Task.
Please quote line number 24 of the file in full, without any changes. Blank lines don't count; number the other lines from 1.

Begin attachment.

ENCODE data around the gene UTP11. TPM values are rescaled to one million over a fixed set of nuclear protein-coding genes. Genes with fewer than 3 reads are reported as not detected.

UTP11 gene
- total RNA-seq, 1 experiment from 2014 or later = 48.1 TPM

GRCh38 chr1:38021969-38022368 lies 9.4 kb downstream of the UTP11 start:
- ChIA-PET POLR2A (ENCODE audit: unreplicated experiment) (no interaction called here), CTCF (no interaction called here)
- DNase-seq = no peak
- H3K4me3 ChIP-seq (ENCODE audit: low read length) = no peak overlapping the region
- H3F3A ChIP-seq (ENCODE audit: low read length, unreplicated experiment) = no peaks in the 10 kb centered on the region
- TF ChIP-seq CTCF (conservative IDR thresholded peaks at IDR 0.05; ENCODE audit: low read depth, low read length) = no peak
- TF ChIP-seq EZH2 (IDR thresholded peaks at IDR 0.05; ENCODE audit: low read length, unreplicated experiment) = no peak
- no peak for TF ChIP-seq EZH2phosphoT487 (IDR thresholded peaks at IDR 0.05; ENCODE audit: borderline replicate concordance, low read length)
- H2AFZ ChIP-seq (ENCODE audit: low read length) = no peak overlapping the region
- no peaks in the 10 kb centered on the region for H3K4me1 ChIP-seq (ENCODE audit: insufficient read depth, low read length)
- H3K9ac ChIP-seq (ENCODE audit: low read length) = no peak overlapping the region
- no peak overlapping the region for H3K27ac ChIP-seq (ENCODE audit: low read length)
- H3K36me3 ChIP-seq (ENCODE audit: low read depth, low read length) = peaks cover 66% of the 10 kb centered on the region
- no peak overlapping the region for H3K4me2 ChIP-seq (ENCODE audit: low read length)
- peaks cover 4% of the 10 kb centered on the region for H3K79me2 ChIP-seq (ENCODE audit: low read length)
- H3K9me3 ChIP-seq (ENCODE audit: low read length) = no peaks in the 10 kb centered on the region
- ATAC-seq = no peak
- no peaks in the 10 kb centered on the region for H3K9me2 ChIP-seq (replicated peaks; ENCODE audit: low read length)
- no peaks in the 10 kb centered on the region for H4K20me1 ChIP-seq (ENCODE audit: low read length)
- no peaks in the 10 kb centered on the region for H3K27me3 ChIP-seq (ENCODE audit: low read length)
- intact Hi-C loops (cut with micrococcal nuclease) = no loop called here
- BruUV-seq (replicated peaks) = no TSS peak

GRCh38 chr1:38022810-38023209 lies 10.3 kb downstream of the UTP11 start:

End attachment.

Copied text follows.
- intact Hi-C loops (cut with micrococcal nuclease) = no loop called here